Joey comments on Concrete Ways to Reduce Risks of Value Drift - Effective Altruism Forum

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Comment author: Joey 06 May 2018 06:11:43PM 3 points [-]

Say a person could check a box and commit to being vegan for the rest of their lives, do you think that would be a ethical/good thing for someone to do? Given what we know about average recidivism in vegans?

Comment author: RandomEA 07 May 2018 11:03:07AM *  4 points [-]

It could turn out to be bad. For example, say she pledges in 2000 to "never eat meat, dairy, or eggs again." By 2030, clean meat, dairy, and eggs become near universal (something she did not anticipate in 2000). Her view in 2030 is that she should be willing to order non-vegan food at restaurants since asking for vegan food would make her seem weird while being unlikely to prevent animal suffering. If she takes her pledge seriously and literally, she is tied to a suboptimal position (despite only intending to prevent loss of motivation).

This could happen in a number of other ways:

  1. She takes the Giving What We Can Further Pledge* intending to prevent herself from buying unnecessary stuff but the result is that her future self (who is just as altruistic) cannot move to a higher cost of living location.

  2. She places her donation money into a donor-advised fund intending to prevent herself from spending it non-altruistically later but the result is that her future self (who is just as altruistic) cannot donate to promising projects that lack 501(c)(3) status.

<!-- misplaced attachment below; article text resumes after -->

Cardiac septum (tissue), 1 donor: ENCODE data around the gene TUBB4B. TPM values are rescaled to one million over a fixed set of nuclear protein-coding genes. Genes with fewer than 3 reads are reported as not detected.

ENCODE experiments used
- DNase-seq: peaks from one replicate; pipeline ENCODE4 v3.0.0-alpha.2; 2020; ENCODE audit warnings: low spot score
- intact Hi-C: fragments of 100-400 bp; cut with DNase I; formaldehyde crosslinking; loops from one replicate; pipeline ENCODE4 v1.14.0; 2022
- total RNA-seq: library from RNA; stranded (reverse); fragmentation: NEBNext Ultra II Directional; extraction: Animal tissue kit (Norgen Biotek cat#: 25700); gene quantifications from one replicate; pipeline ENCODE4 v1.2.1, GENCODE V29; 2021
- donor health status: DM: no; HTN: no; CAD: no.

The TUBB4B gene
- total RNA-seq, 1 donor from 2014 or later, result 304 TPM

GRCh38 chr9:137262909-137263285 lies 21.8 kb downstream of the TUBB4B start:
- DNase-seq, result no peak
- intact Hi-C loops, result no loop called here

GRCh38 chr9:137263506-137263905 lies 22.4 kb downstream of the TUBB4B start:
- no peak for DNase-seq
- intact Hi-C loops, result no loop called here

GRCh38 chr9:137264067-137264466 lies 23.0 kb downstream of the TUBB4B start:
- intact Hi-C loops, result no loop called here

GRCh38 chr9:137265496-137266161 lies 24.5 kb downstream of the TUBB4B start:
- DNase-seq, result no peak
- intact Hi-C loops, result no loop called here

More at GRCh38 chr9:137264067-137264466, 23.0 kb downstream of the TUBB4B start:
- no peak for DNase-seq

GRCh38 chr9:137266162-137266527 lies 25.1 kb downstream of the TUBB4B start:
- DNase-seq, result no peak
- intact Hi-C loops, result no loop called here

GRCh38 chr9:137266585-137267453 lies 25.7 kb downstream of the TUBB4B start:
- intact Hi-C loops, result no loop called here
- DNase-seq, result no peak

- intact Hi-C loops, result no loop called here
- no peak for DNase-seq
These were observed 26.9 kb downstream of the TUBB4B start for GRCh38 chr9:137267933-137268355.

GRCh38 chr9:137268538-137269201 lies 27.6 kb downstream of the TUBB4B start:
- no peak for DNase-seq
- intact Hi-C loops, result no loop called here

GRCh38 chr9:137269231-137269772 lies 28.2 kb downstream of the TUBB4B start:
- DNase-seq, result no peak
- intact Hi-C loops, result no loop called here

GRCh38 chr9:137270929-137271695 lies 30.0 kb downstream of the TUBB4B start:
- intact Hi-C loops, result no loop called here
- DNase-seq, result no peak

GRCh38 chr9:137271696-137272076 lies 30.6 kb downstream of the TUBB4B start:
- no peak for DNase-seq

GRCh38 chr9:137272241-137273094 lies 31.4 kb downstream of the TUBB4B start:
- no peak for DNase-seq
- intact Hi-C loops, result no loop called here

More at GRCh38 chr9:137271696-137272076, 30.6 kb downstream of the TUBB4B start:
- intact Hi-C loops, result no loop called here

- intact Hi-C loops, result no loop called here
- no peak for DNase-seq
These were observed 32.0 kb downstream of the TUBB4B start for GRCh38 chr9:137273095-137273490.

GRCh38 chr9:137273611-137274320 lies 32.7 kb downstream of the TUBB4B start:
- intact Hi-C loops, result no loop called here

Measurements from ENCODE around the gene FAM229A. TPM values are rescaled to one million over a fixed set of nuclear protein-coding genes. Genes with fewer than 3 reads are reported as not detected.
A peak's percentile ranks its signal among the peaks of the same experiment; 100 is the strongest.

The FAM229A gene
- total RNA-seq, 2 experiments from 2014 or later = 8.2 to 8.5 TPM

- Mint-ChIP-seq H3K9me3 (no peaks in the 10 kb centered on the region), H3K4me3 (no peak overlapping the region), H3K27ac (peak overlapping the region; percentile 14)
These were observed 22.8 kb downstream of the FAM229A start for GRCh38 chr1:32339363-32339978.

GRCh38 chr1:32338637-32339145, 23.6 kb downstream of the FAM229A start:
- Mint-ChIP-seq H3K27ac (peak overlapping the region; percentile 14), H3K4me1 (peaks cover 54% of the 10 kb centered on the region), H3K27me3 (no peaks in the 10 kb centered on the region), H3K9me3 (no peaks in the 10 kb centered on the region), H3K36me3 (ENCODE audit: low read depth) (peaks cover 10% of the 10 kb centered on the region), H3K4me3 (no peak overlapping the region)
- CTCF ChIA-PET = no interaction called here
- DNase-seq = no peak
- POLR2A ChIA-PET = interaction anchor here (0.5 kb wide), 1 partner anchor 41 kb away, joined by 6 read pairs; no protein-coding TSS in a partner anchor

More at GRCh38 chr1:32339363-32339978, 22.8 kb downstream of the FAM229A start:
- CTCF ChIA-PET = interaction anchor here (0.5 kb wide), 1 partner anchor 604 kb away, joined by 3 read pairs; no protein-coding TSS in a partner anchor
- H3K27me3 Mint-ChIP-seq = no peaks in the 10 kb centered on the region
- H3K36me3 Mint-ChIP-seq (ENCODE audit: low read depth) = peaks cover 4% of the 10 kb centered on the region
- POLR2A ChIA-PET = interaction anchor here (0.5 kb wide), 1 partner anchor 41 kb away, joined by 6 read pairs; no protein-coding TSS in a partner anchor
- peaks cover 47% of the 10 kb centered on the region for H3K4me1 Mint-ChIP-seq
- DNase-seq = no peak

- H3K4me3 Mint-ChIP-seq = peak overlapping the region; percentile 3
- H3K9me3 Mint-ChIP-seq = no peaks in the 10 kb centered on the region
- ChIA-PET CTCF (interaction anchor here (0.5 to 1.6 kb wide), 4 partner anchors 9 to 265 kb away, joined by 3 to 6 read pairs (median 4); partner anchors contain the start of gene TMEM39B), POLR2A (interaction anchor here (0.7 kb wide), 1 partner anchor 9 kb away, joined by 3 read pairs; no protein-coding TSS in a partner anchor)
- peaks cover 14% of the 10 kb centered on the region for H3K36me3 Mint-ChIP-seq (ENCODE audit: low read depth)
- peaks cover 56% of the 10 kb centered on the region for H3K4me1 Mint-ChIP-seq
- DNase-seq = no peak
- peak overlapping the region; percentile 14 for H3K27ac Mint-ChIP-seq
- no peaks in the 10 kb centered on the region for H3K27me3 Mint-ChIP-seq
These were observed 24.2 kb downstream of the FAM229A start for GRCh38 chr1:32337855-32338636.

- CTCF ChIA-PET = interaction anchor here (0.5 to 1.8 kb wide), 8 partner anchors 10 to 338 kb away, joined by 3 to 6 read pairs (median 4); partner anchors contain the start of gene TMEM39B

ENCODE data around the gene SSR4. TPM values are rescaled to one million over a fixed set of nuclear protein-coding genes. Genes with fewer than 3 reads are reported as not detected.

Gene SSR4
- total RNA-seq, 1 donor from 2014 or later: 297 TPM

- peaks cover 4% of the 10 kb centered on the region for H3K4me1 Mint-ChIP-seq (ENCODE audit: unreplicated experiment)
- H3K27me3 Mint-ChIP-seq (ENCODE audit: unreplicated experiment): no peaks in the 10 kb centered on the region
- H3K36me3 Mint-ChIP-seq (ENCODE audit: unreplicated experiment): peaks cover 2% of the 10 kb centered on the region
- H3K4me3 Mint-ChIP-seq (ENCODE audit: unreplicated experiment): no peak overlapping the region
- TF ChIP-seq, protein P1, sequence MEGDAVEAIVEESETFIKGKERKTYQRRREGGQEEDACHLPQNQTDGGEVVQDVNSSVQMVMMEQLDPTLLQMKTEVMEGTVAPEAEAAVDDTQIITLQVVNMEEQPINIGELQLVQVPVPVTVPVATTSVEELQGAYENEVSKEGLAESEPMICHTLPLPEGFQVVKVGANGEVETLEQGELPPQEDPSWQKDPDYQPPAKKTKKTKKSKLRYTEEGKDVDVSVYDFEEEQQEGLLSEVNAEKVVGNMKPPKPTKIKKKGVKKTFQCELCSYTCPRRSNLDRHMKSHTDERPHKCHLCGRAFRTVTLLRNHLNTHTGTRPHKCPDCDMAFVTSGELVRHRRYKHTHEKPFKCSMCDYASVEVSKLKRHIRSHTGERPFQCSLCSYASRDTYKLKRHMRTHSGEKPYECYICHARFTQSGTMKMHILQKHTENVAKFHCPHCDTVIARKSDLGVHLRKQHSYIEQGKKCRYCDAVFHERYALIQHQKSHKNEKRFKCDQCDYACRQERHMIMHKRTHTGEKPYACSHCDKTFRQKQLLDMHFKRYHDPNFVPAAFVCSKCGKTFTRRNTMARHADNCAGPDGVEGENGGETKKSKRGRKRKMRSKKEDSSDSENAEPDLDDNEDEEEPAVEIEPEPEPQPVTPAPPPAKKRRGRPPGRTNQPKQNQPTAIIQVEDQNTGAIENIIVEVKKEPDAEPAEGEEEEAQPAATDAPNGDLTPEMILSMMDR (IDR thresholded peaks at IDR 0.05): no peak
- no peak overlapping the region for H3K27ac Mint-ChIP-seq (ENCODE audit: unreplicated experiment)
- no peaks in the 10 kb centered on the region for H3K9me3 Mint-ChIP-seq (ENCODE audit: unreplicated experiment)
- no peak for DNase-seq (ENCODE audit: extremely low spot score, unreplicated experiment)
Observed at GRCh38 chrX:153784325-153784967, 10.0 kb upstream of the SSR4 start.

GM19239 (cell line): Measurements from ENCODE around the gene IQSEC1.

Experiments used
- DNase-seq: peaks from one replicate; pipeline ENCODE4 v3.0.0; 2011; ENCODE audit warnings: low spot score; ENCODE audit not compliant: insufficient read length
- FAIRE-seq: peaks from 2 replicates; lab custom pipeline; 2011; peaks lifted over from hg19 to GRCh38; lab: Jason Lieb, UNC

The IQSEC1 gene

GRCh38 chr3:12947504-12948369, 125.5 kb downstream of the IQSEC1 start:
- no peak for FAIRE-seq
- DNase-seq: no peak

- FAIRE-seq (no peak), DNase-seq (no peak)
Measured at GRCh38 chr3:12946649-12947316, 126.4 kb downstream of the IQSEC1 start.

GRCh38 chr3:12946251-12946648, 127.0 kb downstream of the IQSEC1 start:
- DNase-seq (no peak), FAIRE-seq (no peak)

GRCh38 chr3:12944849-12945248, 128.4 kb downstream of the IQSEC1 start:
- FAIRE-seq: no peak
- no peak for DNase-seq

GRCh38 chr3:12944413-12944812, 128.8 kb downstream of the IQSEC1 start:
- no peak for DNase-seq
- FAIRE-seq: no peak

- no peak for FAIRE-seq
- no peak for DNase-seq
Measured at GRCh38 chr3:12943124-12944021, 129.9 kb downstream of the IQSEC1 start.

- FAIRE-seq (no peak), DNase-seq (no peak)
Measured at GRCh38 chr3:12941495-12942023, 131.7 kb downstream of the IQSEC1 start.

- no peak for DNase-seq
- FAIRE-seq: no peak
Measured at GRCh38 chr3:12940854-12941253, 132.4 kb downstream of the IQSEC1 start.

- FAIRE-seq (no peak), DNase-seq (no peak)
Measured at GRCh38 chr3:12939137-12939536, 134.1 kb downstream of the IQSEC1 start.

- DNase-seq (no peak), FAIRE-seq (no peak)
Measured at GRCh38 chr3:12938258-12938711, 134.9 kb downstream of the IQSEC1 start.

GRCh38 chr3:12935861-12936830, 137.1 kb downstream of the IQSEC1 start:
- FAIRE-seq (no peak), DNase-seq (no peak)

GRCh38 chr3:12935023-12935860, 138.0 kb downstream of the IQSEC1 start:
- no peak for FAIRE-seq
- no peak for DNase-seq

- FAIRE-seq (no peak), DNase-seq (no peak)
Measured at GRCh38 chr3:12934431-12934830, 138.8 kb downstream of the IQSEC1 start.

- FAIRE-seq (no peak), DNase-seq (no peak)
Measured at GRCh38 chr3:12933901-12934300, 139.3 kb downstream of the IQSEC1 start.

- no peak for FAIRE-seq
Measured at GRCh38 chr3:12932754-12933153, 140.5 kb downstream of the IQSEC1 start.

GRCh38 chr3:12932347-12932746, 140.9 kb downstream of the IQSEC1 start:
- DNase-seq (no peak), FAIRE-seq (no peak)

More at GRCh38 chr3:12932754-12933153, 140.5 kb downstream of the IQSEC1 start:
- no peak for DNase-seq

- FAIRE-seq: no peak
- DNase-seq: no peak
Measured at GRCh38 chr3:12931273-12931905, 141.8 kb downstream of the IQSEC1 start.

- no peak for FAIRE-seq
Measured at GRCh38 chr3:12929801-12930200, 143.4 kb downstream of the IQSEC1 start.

3. She chooses a direct work career path with little flexible career capital intending to prevent herself from switching to a high earning career and keeping all the money but the result is that her future self (who is just as altruistic) cannot easily switch to a new cause area where she would be able to have a much larger impact.

It seems to me that actions that bind you can constrain you in unexpected ways despite your intention being to only constrain yourself in case you lose motivation. Of course, it may still be good to constrain yourself because the expected benefit from preventing reduced altruism due to loss of motivation could outweigh the expected cost from the possibility of preventing yourself from becoming more impactful. However, the possibility of constraining actions ultimately being harmful makes me think that they are distinct from actions like surrounding yourself with like-minded people and regularly consuming EA content.

*Giving What We Can does not push people to take the Further Pledge.